A girl child brings joy, she is no less than a boy.-Prince Carter
India continues to experience a drastic fall in the child sex ratio (CSR), calculated as the number of girls per 1000 boys in the 0-6 age group. The decline is widespread across the country, and has expanded to rural and tribal areas as well. Child sex ratio reflects both, pre-birth discrimination manifested through gender biased sex selection, and post birth discrimination against girls. Skewed sex ratios can have far-reaching adverse social consequences. As evidence from regions with sex ratio imbalances indicate, it could contribute to increased violence against women, trafficking, increase in practices such as polyandry and overall rise in crime and general social disorder.
This chart should tell the story:
The difference might look small in the chart, but that is 30-40 Million girlsmissing. That is twice the population of Australia.
In terms of absolute numbers:
Simply put, there aren’t enough girls in our country, and this will have a wide variety of problems in the future when the 0-19 age group moves on to the 25-39 age group. It is going to screw up productivity, fertility ratios, and the country as a whole. This is a brief summary of the problem, now let’s focus on solutions.
Popular theories blame skewed sex ratios on:
The demographics are pretty complex. For instance, Kerala has one of the best sex ratios in India, and one instant observation would be that Kerala has a literacy rate of 97%. Does literacy translate into a definite factor? There are more than 4 states with high literacy rates that have low sex ratios. No go.
A similar case can be made for poverty. Tamil Nadu has skewed sex ratio demographics, but the poverty rate is low. Same goes for Punjab and Haryana. So this is not a factor too.
There is also a attempt at linking the Hindu ritual of “shard” or last rites with female foeticide. This is a flimsy reason at best, though let’s not eliminate it as a reason completely.
Female foeticide varies by region, population density and a lot of things that cannot be quantified. Understanding the problem is difficult.
Some solutions that have been tried:
Cradle Baby Scheme – since early 80s: A couple can give up the baby for adoption anonymously instead of killing the baby. Only about 100-150 babies a year are rescued this way, others die in foetus or get killed anyway. Stats unknown as to what percentage of babies are rescued. Though the program is gender neutral, i.e. any baby can be given up for adoption, girls:boys ratio is about 7:1. The other challenges faced are that after the babies are rescued, funding is woefully inadequate. State allocates 5 million a year for each center or about 6400Rs ($130) per kid a year. That is less than 50 cents a day. Only about 3% of the kids get adopted – either by Non Resident Indians or by some other means. The remaining grow up in a life of substandard education, medical care and no future prospects. They mostly end up as tailors working in garment factories or in the “less skilled” sector. Result: mixed bag.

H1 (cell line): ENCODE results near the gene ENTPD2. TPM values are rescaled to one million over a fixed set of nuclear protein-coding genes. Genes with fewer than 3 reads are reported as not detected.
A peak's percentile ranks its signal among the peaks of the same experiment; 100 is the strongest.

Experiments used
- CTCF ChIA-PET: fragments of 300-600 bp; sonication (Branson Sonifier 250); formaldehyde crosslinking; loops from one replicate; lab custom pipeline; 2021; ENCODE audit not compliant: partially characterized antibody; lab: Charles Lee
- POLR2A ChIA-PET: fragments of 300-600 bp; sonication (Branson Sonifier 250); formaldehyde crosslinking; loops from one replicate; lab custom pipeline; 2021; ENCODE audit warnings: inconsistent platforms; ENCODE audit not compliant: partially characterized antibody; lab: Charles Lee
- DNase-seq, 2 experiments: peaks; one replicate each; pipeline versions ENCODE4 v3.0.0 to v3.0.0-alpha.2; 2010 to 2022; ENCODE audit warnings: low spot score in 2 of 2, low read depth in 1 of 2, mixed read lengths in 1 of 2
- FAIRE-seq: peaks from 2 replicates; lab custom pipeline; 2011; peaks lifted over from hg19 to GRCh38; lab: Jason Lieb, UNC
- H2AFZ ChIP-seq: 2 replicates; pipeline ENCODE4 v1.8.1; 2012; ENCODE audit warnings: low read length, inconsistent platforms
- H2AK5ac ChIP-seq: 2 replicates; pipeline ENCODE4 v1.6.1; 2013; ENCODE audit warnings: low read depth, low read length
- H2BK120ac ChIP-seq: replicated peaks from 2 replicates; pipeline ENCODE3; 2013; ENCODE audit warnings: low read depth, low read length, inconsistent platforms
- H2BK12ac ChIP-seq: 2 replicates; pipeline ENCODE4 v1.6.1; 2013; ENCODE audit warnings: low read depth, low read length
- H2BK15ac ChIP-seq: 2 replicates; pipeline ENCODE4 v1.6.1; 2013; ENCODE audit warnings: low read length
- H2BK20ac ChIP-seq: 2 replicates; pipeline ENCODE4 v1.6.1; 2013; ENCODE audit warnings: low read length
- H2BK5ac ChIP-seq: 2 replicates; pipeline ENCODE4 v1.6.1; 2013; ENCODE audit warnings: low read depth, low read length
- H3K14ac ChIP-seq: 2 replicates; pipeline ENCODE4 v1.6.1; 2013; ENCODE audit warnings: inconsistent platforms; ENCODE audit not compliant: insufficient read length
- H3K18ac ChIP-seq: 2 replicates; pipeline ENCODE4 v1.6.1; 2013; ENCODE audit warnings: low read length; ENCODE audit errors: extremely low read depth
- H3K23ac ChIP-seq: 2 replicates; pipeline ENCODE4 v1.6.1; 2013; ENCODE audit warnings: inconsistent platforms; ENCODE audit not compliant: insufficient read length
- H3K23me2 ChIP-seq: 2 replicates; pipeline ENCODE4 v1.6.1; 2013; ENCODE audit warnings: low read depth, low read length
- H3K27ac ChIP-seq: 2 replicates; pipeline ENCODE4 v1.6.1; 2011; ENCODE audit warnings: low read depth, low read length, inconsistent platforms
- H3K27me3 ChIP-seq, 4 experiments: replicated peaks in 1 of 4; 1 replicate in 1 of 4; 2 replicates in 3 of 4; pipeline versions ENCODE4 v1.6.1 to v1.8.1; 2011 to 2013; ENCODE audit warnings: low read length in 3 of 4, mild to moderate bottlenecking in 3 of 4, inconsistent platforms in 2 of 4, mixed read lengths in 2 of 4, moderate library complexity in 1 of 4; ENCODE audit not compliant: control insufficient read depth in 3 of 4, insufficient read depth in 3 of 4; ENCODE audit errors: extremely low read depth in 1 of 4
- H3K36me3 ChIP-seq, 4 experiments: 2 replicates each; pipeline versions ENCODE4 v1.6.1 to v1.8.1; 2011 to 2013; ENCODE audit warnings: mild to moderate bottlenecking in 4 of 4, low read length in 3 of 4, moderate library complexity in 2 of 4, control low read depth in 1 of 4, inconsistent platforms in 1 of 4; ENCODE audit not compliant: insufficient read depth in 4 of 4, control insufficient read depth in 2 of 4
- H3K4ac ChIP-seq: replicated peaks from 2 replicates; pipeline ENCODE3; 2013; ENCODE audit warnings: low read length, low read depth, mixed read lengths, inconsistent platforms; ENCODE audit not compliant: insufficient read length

- Elimination of sex prediction practices: Pre-Natal Diagnostic Techniques (Regulation and Prevention of Misuse) Act,1994 forms the crux of this fight against sex prediction. A clinic or hospital or doctor involved in a sex prediction and selection can have their license revoked and be imprisoned. But every year about 4 or 5 of these clinics get convicted of doing this, and by conviction rates, there must be tens of these clinics running, if not hundreds. Result: Fail
- Financial Incentives/awareness: The GoI has tried various means such as “Year of the girl child” in the 90s, “beti Bachao” in early 200s and the “Jagoo maa jagoo” under Sushma Swaraj with Sania Mirza as the “Brand Ambassador” in ’04 and several other means. Most of these have received minimal attention. The change in sex-ratio has not been positive. Results: inconclusive/unknown.
- Most of these are because the birth is not registered and the delivery is done by alternative/traditional health workers. Issuing a birth certificate immediately, prosecuting the alternative healers who help with the foeticide/pregnancy would be a good place to start as a short term measure.
- All parties responsible for the murder should be brought to justice. This involves everyone who knew about the pregnancy but never reported a missing baby. Poverty, malnutrition etc are not excuses for killing. Justice should be swift for these lost souls without voices.
- Better health care: Alternative healers exist because there is no access to health care in the remote corners of India. Better access to facilities combined with the measures suggested above can be long term measures.
- Better forensics: sadly, there are no facilities/personnel to conduct a proper autopsy to determine the actual cause of death and this is a reason why some criminals get away
- These are laws and measures, but society must wake up to the problem at hand.
List of Laws/Constitutional guarantees that are relevant here:
- Pre-Natal Diagnostic Techniques(Regulation and Prevention of Misuse) Act,1994
- Pre-Conception And Pre-Natal Diagnostic Techniques (Prohibition of sex selection) Act 2002
- Medical Termination of pregnancy Act, 1971
- Article 21 of the Constitution – right to live
- Article 14 of the Constitution – right to equality
Finally let’s acknowledge that there is something wrong with the perception of women in India. Our whole country worship female deities and proudly preach about equality in ancient societies and female gurus. But in practice, all these arguments fall flat on the face.
The problems are much more deeply rooted in society and laws cannot solve the problem. Unless the misogyny is reduced to a certain extent and Indians see the women next to them as equals and peers, this astonishingly persistent problem cannot be solved.
By: Tarun Budhwani